A greenhouse experiment was designed in a randomised complete block design replicated three times during July and August 2001. Air dried 2.5 kg soil was filled into plastic pots. Barley (Hordeum vulgare L.) was used as a test plant because it is sensitive to Fe deficiency (Martens and Westermann, 1991). Each pot was fertilized with 140 mg kg‾1 N (NH4NO3) and 80 mg kg‾1 P2O5 (KH2PO4), according to average application rates of N and P2O5 to barley in this region. Four different rates of Fe (Fe0:0; Fe1:10; Fe2:20; and Fe3:30 mg kg‾1) were applied to soils as Fe-EDDHA compound. Fifteen plants were left in each pot after germination. The water content of the pots was adjusted to 70% of field capacity during the experimental period. Barley shoots were harvested after 60 days. Harvested shoots were washed once tap water and twice distilled water and dried at 65°C. Dry matter yields were also determined.

Dried and ground plant materials were digested using HNO3+HClO4 (Kacar, 1972). The Fe concentrations of plants were determined with AA-660 Shimadzu Atomic Absorption Spectrophotometer (AAS) (Kacar,1995).

Dry matter yield, Fe concentration, Fe uptake and the relative values of these biological indices were used as biological methods. Relative biological indices were calculated as Fe0 / Femaximum biological indice X 100

Correlation coefficients (r) were measured between available Fe content of the soils according to eight different methods and biological indices (dry matter yield, Fe concentration, Fe uptake, relative dry matter yield, relative Fe concentration and relative Fe uptake) of barley plants. Significance of the correlation coefficients (r) was checked at 1 and 5% levels (Yurtsever, 1984).

The extraction method which displayed the highest correlation coefficient (r) with the biological indices was recommended for the determination of available Fe content of the soils of Edirne Province.This approach for selecting extracting methods has been used before in the determination of suitable methods for many plant nutrients (Aydemir, 1981; Aydemir and Köleli, 1996; Arriechi and Ramirez, 1997; Yildiz and Özkutlu, 1997; Akman and Yildiz, 1999; Özgüven and Katkat, 2001; Elkarim and Usta, 2001).

Results and Discussion

Effect of increasing Fe application rates on barley yiels, Fe concentration and Fe uptake: Dry matter yield of the barley plants was affected by Fe application. Dry matter yield of 18 soil samples of total 25 samples were found to be higher in Fe2 (20 mg kg‾1) dose while it was higher in the rest 7 soil samples in Fe3 (30 mg kg‾1) dose (Table 3). The available Fe content of these 18 soil samples were higher that those of 7 samples (Table 4).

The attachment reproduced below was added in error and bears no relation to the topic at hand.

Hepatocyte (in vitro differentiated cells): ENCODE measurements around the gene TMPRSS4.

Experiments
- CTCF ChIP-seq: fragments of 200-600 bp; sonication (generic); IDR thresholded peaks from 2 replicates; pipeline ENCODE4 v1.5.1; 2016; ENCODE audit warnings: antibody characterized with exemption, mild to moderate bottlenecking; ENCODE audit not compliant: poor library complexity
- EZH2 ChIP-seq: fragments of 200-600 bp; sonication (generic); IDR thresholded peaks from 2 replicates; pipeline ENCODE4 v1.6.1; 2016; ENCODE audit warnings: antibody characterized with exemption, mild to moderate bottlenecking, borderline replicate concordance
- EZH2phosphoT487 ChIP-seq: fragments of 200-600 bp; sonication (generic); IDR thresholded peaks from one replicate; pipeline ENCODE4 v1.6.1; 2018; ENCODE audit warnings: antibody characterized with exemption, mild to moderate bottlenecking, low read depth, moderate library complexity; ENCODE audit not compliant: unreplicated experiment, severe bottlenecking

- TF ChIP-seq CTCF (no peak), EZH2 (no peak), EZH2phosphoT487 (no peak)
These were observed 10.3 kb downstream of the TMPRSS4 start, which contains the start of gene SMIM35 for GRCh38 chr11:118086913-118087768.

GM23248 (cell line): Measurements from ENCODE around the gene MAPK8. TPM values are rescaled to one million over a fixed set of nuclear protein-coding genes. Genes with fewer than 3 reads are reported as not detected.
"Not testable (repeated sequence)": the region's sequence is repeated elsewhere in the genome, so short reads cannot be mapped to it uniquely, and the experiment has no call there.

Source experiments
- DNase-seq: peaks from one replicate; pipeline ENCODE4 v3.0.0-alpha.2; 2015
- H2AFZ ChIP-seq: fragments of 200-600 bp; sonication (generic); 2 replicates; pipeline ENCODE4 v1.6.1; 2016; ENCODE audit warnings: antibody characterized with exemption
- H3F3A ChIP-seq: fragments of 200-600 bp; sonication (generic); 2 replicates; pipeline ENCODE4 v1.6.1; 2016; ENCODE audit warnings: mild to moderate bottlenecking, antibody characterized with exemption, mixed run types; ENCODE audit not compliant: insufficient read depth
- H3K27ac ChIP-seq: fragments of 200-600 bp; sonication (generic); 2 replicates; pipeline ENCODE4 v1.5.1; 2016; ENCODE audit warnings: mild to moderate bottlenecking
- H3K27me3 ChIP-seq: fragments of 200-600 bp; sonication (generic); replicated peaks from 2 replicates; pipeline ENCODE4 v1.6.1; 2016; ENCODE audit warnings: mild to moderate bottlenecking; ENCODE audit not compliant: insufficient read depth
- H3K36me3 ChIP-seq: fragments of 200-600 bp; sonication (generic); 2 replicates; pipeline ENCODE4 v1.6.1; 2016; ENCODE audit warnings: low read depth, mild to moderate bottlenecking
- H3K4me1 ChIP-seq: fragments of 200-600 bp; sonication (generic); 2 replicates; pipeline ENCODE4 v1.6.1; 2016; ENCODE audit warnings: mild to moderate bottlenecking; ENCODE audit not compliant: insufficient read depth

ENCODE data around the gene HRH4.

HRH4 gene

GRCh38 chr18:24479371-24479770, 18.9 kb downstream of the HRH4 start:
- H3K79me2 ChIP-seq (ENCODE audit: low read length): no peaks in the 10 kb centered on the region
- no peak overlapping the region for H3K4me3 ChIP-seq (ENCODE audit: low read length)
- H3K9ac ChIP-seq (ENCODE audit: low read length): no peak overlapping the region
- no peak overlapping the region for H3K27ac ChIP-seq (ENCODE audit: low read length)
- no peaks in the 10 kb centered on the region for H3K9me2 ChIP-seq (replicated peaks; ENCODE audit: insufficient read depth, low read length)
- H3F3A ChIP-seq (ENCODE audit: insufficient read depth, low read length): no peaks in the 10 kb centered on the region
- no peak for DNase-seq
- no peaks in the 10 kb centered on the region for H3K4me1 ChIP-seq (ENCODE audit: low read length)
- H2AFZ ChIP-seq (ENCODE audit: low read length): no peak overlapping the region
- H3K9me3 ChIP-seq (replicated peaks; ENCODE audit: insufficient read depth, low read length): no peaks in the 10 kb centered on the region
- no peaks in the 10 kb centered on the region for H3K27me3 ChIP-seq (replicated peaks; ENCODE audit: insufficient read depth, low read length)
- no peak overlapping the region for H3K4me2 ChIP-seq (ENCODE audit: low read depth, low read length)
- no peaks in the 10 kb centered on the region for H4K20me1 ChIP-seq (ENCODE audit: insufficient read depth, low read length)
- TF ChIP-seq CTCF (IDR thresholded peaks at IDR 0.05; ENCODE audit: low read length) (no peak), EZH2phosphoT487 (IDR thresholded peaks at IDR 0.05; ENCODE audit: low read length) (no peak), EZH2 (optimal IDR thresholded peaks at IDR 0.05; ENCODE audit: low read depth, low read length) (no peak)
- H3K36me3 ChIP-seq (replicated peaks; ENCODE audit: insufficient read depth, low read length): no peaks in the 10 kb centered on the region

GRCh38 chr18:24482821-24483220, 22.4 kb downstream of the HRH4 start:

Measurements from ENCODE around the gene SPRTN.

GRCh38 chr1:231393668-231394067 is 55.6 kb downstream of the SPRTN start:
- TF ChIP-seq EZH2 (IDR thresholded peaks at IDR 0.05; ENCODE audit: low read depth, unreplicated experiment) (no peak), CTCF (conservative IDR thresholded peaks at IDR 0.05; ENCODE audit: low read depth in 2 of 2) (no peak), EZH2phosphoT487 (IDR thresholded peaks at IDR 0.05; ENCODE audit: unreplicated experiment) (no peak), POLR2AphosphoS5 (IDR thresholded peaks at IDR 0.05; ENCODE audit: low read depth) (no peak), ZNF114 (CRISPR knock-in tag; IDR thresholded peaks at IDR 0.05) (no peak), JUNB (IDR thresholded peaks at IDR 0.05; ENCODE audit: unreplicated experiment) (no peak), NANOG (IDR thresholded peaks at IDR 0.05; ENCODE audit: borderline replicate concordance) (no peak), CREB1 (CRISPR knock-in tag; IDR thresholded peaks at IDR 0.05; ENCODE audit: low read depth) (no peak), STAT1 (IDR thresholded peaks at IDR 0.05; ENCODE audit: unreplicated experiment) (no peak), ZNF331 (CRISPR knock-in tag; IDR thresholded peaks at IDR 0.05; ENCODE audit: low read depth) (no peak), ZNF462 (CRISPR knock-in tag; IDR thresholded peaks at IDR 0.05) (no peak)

The Fe concentration and Fe uptake of the plants increased with increasing Fe application (Table 3). Fe concentration of plants determined varied between 83 and 161 mg kg‾1 for barley and were sufficient (Pseiter and Robinson, 1986).

In general dry matter yield using Fe2 concentration of the barley plants was determined to be higher for soils 1, 2, 8, 9, 12, 13, 14, 15, 16, 17, 18,19, 20, 21, 22, 23, 24 and 25 (Table 3). The reason of this result maybe higher available Fe content in this soils.

The effect of Fe application on the biological indices of the barley plants was determined to be significant at 1% level and the results obtained are in agreement with earlier reports (Aydemir, 1981; Elinc, 1997; Baar and Ozgumu, 1999).

The Fe contents of soils according to different extraction methods: Eight extraction methods were used for the determination of available Fe content of the soil samples (Table 4). Available Fe varied widely depending on the extraction method used, reasons for which could be pointed out as the type, concentration, pH, shaking time, soil solution ratio of the extraction solution and variability observed in the physical and chemical properties of the soils used.

Some physical and chemical properties of soils affected the availability of Fe to plants. The causes of low Fe availability are coarse texture, high pH and lime, low CEC and organic matter content in soils (Lindsay and Schwab, 1982; Elinc, 1997).

Available Fe contents of the soils 8, 9, 11, 12, 21 and 23 were lower than the rest of the soils, which may have been induced by the pH values and lime contents of the soils (Table 1). On the other hand available Fe contents of the soils 4, 6, 15 and 17 with low lime and pH levels were higher. Similarly lower available Fe content was determined in the soils 3, 10, 14 and 18 of lower clay content and CEC than the soils 4, 5, 15, 17 and 22 of high clay and CEC values, which demonstrates that available Fe content is influenced by physical and chemical properties of soils (Bloom and Inskeep, 1988; Marschner, 1995).